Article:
I've basically begun arguing that he is actually the worst president in American history. Yes, even worse than Harding!
Though the tax plan he created at the start of his presidency was, at the very least arguably, economically sound for the time, as soon as we entered wartime mode we should have done more to balance our fiscal budget and return taxes to their normal levels. When the economic collapse happened in 2008, the fiscal response was anemic because we had been running on empty already for several years. Not to mention the whole 'illegal war of aggression' thing.
Presidents like Harding and Grant had their corruption scandals, guys like Polk were marred with controversial war, and Hoover led the country through its worst economic collapse. Bush somehow managed to accomplish all three of these major catastrophes during his administration.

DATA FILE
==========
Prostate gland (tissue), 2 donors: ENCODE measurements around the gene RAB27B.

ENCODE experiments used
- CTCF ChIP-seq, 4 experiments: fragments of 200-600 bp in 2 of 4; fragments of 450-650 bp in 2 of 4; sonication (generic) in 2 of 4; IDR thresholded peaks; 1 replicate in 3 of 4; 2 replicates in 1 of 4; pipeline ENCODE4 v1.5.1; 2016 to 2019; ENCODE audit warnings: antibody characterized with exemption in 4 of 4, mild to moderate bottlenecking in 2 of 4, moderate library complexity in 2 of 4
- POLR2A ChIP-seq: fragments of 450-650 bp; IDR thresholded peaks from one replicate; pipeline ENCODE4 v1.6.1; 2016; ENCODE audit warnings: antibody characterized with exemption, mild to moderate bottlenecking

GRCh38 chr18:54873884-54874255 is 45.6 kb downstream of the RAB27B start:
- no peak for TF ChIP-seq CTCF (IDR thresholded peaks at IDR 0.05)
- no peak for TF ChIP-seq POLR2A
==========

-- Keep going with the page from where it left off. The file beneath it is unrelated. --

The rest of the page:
Great! Another suggestion: I feel like on the tags page one should be able to follow a tag by clicking a button next to the tag instead of clicking on the tag and entering the page. That way, instead of doing a "click tag, click follow, hit back, hit back" several times a new user can quickly select their interests without all that extra overhead.
I haven't read from it in a while, but Governing magazine. It basically covers news in the U.S., but they really only focus on state-level and local-level issues, as opposed to national politics and international issues.